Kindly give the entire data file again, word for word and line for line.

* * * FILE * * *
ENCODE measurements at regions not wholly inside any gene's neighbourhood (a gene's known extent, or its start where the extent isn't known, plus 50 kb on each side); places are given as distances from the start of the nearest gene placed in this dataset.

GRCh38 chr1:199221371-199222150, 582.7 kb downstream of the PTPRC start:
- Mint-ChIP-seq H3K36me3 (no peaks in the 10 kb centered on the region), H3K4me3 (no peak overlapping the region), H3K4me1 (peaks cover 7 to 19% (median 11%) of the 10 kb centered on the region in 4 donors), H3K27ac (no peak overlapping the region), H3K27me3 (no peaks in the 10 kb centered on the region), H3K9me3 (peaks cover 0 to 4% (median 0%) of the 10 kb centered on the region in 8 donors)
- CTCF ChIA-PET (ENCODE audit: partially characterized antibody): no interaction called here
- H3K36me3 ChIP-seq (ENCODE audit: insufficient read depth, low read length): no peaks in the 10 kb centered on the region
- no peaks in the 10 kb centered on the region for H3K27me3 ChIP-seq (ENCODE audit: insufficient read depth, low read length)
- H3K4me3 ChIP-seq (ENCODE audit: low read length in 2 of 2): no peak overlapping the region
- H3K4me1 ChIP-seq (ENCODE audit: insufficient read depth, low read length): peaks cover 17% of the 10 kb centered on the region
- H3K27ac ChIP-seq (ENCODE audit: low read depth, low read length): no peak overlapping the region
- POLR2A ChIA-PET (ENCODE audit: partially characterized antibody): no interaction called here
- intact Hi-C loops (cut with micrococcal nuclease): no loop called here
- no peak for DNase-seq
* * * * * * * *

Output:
ENCODE measurements at regions not wholly inside any gene's neighbourhood (a gene's known extent, or its start where the extent isn't known, plus 50 kb on each side); places are given as distances from the start of the nearest gene placed in this dataset.

GRCh38 chr1:199221371-199222150, 582.7 kb downstream of the PTPRC start:
- Mint-ChIP-seq H3K36me3 (no peaks in the 10 kb centered on the region), H3K4me3 (no peak overlapping the region), H3K4me1 (peaks cover 7 to 19% (median 11%) of the 10 kb centered on the region in 4 donors), H3K27ac (no peak overlapping the region), H3K27me3 (no peaks in the 10 kb centered on the region), H3K9me3 (peaks cover 0 to 4% (median 0%) of the 10 kb centered on the region in 8 donors)
- CTCF ChIA-PET (ENCODE audit: partially characterized antibody): no interaction called here
- H3K36me3 ChIP-seq (ENCODE audit: insufficient read depth, low read length): no peaks in the 10 kb centered on the region
- no peaks in the 10 kb centered on the region for H3K27me3 ChIP-seq (ENCODE audit: insufficient read depth, low read length)
- H3K4me3 ChIP-seq (ENCODE audit: low read length in 2 of 2): no peak overlapping the region
- H3K4me1 ChIP-seq (ENCODE audit: insufficient read depth, low read length): peaks cover 17% of the 10 kb centered on the region
- H3K27ac ChIP-seq (ENCODE audit: low read depth, low read length): no peak overlapping the region
- POLR2A ChIA-PET (ENCODE audit: partially characterized antibody): no interaction called here
- intact Hi-C loops (cut with micrococcal nuclease): no loop called here
- no peak for DNase-seq